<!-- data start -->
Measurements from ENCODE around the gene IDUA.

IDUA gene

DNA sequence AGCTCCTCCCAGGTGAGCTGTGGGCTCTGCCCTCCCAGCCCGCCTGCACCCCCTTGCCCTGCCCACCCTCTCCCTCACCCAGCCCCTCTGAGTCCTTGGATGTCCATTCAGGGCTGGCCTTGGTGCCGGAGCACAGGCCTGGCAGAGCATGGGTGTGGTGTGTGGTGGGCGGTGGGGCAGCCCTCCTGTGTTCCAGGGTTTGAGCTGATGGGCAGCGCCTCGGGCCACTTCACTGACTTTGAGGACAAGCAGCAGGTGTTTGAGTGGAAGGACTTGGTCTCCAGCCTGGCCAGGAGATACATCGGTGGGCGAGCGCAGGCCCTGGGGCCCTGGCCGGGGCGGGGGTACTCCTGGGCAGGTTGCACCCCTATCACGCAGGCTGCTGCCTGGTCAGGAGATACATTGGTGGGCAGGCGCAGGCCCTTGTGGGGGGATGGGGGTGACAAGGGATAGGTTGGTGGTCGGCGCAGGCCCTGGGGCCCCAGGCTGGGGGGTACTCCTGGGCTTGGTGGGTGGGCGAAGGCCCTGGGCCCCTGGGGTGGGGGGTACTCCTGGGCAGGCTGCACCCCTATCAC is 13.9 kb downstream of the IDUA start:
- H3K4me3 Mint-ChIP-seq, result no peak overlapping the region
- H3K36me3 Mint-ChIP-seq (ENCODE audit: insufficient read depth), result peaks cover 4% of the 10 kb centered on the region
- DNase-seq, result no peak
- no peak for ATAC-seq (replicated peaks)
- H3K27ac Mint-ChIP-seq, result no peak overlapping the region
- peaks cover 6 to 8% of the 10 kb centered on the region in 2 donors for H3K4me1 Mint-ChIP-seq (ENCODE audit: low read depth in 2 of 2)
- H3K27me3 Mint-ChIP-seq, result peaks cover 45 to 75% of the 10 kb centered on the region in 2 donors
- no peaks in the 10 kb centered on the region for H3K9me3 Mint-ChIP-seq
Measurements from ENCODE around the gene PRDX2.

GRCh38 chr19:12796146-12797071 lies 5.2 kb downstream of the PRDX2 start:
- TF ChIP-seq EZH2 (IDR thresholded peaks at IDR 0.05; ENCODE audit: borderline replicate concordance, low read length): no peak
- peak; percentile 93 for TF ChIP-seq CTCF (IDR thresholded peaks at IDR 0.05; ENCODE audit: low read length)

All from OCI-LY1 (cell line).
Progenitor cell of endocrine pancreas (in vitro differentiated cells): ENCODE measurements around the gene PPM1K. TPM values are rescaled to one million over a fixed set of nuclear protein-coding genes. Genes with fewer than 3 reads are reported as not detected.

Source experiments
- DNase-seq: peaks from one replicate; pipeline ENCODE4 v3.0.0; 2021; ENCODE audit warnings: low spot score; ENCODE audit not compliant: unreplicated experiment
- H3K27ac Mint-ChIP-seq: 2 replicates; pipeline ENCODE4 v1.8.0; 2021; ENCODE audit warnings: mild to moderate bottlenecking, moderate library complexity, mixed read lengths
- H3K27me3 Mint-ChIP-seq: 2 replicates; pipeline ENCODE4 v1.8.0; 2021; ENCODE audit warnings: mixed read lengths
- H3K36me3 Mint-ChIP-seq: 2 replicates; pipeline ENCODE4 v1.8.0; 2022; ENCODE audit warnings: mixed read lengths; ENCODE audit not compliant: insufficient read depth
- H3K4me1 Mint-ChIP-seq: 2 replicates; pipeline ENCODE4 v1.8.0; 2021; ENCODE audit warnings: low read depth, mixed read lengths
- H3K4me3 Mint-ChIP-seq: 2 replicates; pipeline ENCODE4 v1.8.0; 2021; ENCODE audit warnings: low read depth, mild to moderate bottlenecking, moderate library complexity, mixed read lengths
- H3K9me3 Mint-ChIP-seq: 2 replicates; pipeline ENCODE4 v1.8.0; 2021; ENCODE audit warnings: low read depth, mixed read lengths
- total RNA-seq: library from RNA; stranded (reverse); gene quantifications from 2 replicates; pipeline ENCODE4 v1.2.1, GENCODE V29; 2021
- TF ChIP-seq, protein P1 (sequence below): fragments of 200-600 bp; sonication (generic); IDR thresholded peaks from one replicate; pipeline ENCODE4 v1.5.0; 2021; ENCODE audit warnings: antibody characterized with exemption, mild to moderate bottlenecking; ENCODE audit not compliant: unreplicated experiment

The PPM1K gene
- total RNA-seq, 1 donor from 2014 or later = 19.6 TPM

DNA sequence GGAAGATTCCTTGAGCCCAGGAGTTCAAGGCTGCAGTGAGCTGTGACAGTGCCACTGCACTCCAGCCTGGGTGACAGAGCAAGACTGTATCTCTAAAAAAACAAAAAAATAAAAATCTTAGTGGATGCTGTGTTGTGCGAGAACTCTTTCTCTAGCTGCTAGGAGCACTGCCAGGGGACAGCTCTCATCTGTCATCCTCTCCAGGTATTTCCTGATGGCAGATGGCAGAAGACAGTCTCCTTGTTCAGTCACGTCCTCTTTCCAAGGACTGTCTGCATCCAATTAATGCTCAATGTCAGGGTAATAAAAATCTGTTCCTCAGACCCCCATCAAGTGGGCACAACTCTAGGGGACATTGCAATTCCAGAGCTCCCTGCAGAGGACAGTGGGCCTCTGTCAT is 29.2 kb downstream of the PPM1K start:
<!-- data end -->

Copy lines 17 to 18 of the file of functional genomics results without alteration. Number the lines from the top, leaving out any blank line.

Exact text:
Progenitor cell of endocrine pancreas (in vitro differentiated cells): ENCODE measurements around the gene PPM1K. TPM values are rescaled to one million over a fixed set of nuclear protein-coding genes. Genes with fewer than 3 reads are reported as not detected.

Source experiments